If we look to our north or south, the status of marijuana is pretty clear. In Canada, the federal government recently passed the Cannabis Act, making it the first industrialized country in the world to legalize recreational marijuana for adults. Meanwhile, Mexican officials greenlighted the use of medical cannabis in June 2017.

But in the United States, the legality of cannabis is about as clear as a dust storm.

An industry in conflict

Since 1996, 30 states have approved medical marijuana in some capacity, with 16 other states also allowing cannabidiol (CBD) to be used for select ailments. Of the 30 states to have legalized medical weed, nine also allow adults to consume recreational cannabis.

So it's legal, right? Well, no.

A judge's gavel next to a book on federal and state marijuana laws.

Image source: Getty Images.

The federal government deems marijuana to be a Schedule I drug under the Controlled Substances Act. Placing it alongside drugs like LSD and heroin, cannabis is considered entirely illegal, prone to abuse, and recognized as having no medical benefits. This scheduling also ensures that marijuana-based businesses struggle to obtain basic banking services and aren't able to take normal corporate income tax deductions, leading to a ridiculously high effective tax rate on whatever profit they earn.

In other words, there's a pretty substantial gap between the expansion-happy state governments that approve of the idea of states' rights and possible legalization and the federal government, which prefers the wait-and-see approach.

Of course, this isn't the only area where bifurcations of opinion occur. In April, the independent pollster Quinnipiac University surveyed Americans on their perception of cannabis. Though 63% of respondents believe that marijuana should be made legal compared to 33% against the idea, age was a defining factor. In general, the younger the respondents were, the higher the favorability went. Whereas 82% of respondents aged 18 to 34 were in favor of legalization, only 43% of seniors aged 65 and over were in favor, with 52% opposed.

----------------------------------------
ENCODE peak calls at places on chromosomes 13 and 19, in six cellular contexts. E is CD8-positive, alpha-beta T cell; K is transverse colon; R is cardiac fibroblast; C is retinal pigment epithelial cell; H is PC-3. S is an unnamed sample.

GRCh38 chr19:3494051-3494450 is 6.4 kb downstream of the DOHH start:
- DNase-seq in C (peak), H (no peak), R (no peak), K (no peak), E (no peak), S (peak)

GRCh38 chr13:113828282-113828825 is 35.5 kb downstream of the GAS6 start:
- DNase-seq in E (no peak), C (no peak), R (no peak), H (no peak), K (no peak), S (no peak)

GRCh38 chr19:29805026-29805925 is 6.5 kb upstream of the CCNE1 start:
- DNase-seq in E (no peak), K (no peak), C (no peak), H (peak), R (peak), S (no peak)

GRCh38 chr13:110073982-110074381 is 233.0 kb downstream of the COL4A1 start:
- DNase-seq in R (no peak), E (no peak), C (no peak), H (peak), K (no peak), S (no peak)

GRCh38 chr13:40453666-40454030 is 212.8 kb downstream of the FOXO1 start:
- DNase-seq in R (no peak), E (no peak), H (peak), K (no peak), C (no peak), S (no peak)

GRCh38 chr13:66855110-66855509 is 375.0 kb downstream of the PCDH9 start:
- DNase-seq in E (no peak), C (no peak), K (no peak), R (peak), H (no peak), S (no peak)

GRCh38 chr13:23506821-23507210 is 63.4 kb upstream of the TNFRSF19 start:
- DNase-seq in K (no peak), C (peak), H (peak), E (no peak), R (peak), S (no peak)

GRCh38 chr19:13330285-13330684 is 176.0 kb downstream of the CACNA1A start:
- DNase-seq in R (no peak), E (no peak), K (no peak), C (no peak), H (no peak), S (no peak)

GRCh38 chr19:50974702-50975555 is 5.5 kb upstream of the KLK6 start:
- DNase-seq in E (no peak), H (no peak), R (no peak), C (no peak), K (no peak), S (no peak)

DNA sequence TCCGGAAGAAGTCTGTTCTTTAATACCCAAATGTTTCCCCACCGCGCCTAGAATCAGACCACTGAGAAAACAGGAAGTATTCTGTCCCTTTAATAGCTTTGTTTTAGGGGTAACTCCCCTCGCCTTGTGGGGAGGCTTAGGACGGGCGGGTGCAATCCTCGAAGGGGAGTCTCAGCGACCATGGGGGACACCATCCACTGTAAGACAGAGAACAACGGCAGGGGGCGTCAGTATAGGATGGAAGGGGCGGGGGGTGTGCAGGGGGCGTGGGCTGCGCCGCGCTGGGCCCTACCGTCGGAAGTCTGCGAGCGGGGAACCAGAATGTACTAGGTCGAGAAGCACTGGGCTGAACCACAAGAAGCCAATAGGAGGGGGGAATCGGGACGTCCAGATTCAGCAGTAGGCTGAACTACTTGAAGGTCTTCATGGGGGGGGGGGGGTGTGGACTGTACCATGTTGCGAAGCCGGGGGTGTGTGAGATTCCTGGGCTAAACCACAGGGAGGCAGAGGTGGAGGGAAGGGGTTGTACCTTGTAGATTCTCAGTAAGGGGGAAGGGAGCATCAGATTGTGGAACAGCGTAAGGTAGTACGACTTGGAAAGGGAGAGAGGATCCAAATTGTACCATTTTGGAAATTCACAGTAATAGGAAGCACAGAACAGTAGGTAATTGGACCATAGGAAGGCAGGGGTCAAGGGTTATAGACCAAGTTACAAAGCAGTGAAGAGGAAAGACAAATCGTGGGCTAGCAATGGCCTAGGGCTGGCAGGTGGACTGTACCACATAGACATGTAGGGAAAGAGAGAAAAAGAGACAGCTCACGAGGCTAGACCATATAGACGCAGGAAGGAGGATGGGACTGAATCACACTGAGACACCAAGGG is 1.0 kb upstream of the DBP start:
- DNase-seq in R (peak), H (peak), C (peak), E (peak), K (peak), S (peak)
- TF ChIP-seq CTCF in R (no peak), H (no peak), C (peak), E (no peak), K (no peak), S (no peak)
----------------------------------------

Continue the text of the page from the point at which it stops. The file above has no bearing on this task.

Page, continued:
Seniors and self-identified Republicans are perhaps the only two groups who have consistently been opposed to the idea of legalizing marijuana nationally, albeit the magnitude of their opposition has eased in recent years.

A senior man holding a rolled cannabis joint in his outstretched right hand.

Image source: Getty Images.

Surprise! These seniors strongly support the idea of increasing access to medical cannabis

But believe it or not, seniors aren't entirely opposed to the idea of cannabis use. While they don't appear to prefer it being used by just anyone, they do believe it has value in medical application.

Back on May 1, online publication Science Daily, courtesy of Northwell Health, published the findings of a 138-person survey on seniors' (ages 61 to 70) usage of medical marijuana. In particular, these 138 seniors were suffering from chronic pain and had been using opioid medicines to control their pain. The anonymous survey included 20 total questions that gauged how often they used cannabis, to what extent it helped their pain and their ability to reduce or halt opioid use, and whether or not they'd recommend medical marijuana. Here were the results:

  • After one month, pain levels, described on a scale of 0 to 10, with 10 being the highest, dropped from a baseline of 9.0 to 5.6 for those using medical marijuana.